The frequencies of alleles and genotypes were calculated. Hardy-Weinberg equilibrium was determined using Hardy-Weinberg Equilibrium Calculator for 2 Alleles (http//www.had2know.com/academics/hardy-weinberg-equilibrium-calculator-2alleles.html). The Bayesian method of the PHASE program (version 2.1) was applied to reconstruct the haplotype (http://stephenslab.uchicago.edu/software.html). The differences in allele/genotype frequencies between patients and controls were analyzed by Fisher's exact test using the CalcFisher software13. P values ≤0.05 were considered significant. The strength of the association of the disease with respect to a particular allele/genotype is expressed by odd ratio interpreted as relative risk (RR) following the Woolf's method as out lined by Schallreuter, et al.22 (1993). It was calculated only for those alleles/genotypes which were increased or decreased in OLP patients when compared to the control group. The RR was calculated for all the subjects using the formula given below:

a = number of patients with expression of allele or genotype

b = number of patients without expression of allele or genotype

c = number of controls with expression of allele or genotype

d = number of controls without expression of allele or genotype.

Etiologic Fraction (EF) indicates the hypothetical genetic component of the disease. The values 0.0 - 0.99 are of significance. EF was calculated for a positive association only where RR>1 using the following formula25.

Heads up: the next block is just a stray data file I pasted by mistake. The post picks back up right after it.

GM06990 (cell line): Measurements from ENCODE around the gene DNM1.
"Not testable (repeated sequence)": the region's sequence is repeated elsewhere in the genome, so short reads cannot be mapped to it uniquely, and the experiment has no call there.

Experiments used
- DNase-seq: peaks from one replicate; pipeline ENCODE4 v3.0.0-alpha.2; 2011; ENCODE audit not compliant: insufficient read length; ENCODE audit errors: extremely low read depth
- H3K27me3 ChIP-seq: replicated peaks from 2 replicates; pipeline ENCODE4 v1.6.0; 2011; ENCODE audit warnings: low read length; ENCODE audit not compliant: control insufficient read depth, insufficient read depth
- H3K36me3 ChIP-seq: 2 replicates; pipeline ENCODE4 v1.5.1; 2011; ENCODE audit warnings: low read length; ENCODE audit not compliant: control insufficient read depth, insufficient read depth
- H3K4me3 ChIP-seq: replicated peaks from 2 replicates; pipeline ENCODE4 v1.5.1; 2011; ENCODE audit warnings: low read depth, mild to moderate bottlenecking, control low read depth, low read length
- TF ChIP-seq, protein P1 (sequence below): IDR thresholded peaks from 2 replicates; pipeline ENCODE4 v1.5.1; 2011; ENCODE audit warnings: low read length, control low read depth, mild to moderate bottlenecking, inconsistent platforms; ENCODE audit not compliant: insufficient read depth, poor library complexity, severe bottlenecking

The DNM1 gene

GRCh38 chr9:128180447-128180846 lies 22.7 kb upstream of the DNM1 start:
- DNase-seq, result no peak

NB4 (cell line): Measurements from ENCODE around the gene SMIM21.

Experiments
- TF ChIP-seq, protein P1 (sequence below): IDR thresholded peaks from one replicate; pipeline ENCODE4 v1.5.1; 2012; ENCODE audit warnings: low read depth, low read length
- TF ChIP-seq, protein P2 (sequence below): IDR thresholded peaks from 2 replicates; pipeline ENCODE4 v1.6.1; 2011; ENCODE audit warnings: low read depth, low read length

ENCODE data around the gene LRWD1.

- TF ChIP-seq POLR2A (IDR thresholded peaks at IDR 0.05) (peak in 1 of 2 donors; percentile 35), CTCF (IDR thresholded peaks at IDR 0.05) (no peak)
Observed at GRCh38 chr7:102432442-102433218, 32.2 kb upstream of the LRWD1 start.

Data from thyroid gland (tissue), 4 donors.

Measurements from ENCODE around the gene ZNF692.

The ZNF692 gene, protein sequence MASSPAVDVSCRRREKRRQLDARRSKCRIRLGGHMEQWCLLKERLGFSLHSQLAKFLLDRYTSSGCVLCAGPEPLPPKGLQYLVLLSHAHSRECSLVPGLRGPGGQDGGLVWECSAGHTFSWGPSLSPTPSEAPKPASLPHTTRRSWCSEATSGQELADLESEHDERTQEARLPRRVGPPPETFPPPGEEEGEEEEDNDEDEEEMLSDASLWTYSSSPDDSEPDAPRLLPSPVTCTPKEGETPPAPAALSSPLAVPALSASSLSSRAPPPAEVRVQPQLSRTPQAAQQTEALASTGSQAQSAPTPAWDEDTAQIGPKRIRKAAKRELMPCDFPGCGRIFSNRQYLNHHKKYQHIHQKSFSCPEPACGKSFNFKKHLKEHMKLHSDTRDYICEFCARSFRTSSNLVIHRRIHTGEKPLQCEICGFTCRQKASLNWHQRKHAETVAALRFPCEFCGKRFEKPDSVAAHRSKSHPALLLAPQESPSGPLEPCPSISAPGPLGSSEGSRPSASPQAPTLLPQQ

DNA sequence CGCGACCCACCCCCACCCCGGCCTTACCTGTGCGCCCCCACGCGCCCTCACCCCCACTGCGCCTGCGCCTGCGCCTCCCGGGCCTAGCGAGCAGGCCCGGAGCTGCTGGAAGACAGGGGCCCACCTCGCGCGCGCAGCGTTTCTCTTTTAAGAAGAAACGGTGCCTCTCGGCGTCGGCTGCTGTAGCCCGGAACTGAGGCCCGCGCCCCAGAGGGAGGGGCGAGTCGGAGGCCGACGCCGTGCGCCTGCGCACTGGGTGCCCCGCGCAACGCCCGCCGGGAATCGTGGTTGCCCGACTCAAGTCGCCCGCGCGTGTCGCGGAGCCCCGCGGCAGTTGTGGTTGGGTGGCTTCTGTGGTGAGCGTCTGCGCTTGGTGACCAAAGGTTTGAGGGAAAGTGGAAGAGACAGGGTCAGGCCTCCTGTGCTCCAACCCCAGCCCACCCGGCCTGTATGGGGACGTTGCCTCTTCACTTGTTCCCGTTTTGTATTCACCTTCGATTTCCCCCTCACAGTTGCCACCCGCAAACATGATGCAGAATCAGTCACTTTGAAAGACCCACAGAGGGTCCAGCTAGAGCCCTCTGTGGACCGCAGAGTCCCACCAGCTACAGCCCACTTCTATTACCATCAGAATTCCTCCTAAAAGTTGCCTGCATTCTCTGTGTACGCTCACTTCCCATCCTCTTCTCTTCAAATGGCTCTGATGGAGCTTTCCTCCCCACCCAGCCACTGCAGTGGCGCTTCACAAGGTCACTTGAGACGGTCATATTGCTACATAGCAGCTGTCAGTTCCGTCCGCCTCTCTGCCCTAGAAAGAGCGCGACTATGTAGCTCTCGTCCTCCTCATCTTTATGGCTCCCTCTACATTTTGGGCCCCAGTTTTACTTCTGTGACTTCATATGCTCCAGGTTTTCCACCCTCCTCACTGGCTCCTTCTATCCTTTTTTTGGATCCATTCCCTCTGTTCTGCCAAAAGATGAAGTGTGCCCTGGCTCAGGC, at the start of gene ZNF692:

Preventive Fraction (PF) indicates the hypothetical protective effect of one specific allele/ genotype for the disease. PF was calculated for negative association only where RR<1 using the following formula25. Values <1.0 indicate the protective effect of the allele/ genotype against the manifestation of disease.

RESULTS

Among OLP patients the male to female ratio was 16:26 (1:1.6). There was no significant difference in clinical manifestation or prognosis comparing men to women in our study. Thirty-five patients (83.333%) had lesions on the buccal mucosa, three (7.14 %) each on the tongue and gingival while one patient (2.39%) had lesions on the palate. The majority of patients (85%) had white lichen. In our patients, reticular type OLP was the commonest (80.95%) followed by erosive (23.81%) and then atrophic types (4.76%).

The genotype and allele frequencies of TNF-α (-308G/A) and TNF-β (+252A/G) promoter polymorphisms are presented in Table 1. In both the lichen planus patients and control groups the genotype distributions were in Hardy-Weinberg equilibrium. The frequency of the heterozygous genotype GA was significantly higher in OLP patients than in the control (P<0.001) whereas the frequency of homozygous genotypes GG was significantly lower in OLP than controls (P<0.001). The frequency of allele-A was significantly higher in OLP patients than control subjects (P<0.001). On the other hand, allele-G was significantly lower in OLP patients when compared to the control (P<0.001). The difference in frequency of the AA genotype between the two groups was not statistically significant.

Table 1 Genotype and allele frequencies of TNF-α and TNF-β variants in oral lichen planus patients and matched controls 

Genotype/ allele OLP (N=42) Control (N=200)      
  N % N % P-value RR EF†/ PF
-308 G/A              
GG 5 11.9 110 55 <0.001* 0.11 0.257
GA 36 85.72 76 38 <0.001* 9.789 0.288
AA 1 2.38 14 7 0.479 0.324 0.121